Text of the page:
and flies
through
fog
and
car
roars

 

A NOVEMBER
BLACKBERRY
all
red and sour
in
the
long
rain

 

WHY ARE
RED-BLACK
ROSES
on the table,
there's
hail
outside
?

 

WIND blows WAWES
on brown
puddles
and
makes
black
clouds
like
breathing

 

Hey
DRIVER,
your
big,
soft,
steel,
rubber-smelling
car

owns you

 

A PINE TREE
CRASHES
in the storm
while
sparrows
cheep

(( loud ))

 

PLUM
petals
fall when
the
old
dog's
nails
click
on
the
asphalt

 

for James Broughton

THE DRY
fir needle
rolling
in
the wind

has
a
shad
ow

 

a pair

IN THE SIL
ENCE,
wild white
straw
berry
flowers
under doug
firs

!
!
!
!

THEN
a
voice
shouts
and a plane
P
A
S
S
E
S
over poison oak
buds

 

MONKEY
fingered,
PINE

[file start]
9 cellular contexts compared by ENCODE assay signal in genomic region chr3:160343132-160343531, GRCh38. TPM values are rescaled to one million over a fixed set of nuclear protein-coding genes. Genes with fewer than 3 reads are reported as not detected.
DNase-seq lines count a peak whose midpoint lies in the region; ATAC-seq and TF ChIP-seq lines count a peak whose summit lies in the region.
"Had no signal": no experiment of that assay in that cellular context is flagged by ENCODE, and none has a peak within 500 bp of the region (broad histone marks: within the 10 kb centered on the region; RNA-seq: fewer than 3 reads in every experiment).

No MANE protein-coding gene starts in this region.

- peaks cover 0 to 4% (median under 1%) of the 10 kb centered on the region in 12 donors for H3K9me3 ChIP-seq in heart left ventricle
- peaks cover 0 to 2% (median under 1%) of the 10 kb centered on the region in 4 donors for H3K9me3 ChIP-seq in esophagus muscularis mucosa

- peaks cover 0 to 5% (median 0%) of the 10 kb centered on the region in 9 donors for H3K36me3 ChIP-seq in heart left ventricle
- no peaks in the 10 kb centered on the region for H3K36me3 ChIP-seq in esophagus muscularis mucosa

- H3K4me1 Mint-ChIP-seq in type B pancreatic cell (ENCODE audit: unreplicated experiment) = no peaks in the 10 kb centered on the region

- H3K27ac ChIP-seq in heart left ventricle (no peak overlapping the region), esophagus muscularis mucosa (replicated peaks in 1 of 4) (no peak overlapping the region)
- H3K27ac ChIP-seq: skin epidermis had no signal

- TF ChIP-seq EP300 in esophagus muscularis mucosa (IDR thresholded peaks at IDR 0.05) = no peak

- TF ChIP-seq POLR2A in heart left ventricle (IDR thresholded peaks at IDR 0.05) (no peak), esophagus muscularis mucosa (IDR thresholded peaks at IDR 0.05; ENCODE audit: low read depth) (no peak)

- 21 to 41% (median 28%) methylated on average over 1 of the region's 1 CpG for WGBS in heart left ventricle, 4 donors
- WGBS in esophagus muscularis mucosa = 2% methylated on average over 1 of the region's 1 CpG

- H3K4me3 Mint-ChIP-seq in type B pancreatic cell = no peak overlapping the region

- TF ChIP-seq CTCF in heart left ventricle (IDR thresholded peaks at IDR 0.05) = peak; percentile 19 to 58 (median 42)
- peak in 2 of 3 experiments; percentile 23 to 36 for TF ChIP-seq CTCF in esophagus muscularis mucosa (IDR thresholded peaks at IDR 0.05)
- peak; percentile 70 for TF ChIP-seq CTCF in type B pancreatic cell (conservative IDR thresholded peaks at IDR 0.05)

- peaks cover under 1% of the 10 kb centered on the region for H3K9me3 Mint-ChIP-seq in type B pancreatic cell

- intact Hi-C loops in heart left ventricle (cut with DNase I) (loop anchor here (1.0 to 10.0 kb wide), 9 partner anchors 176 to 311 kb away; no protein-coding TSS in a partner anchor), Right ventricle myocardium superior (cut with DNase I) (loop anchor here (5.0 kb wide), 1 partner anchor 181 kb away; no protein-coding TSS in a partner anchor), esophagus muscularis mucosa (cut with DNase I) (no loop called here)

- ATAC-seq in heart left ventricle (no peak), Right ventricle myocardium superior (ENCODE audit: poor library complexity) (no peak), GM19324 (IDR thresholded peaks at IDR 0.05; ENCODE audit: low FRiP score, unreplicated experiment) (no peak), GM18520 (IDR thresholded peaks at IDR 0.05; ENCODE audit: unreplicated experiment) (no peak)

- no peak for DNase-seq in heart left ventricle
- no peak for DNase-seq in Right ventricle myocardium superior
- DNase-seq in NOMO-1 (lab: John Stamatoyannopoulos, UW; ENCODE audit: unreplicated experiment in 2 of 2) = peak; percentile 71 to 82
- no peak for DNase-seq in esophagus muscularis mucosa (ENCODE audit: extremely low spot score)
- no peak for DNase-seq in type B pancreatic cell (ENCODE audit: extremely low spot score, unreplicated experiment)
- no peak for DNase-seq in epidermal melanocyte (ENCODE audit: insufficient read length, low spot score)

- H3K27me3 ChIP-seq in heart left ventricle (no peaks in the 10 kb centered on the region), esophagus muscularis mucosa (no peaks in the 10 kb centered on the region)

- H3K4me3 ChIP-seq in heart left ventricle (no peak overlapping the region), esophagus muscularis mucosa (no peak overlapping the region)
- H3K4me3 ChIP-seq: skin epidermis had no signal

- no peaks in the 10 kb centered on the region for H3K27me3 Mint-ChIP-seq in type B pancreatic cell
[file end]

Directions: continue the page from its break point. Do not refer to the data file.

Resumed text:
BOUGH
TIPS
reach

up

in

silver
fog

 

THE FOX TURD
is a cliff
a
n
d
the
butterfly
is
a
condor

 

THE CAL
ICO
CAT
turns
her thick
neck
to
see
the cricket

 

SPARKLY FLIES
crawl through
the dead mole's
black fur
in sun
light

 

(( BIG ))
SMELL OF SUM
MER ROSES
and
truck exhaust
in

the

glen

 

THE HERON
flies quickly
o
ver
your head
as you speak
on the
phone

 

TWO CATS
in wet fog
see trees and houses
like these
at night

 

THE TINY GREEN-BLACK SNAKE
makes no dust cloud
as he speeds away

 

SNAIL ON THE BRANCH
CAT IN THE TREE
—as
it
ever
was

 

WITH A GENTLE
WIGGLE
the
mourning dove
shits
on the as
phalt

 

summer hummingbird

A
SCARLET HEAD
and long beak
float
in
mist
and
leaves.
THIS
NECTAR
HUNT
!

 

ORANGE
EARS
and tail
of a cat
slith
er
above
tall
green
grass

Snap
!

 

for Harry

THE
MILKY
WAY
IS
another
shiny
cricket
chirping
while leaves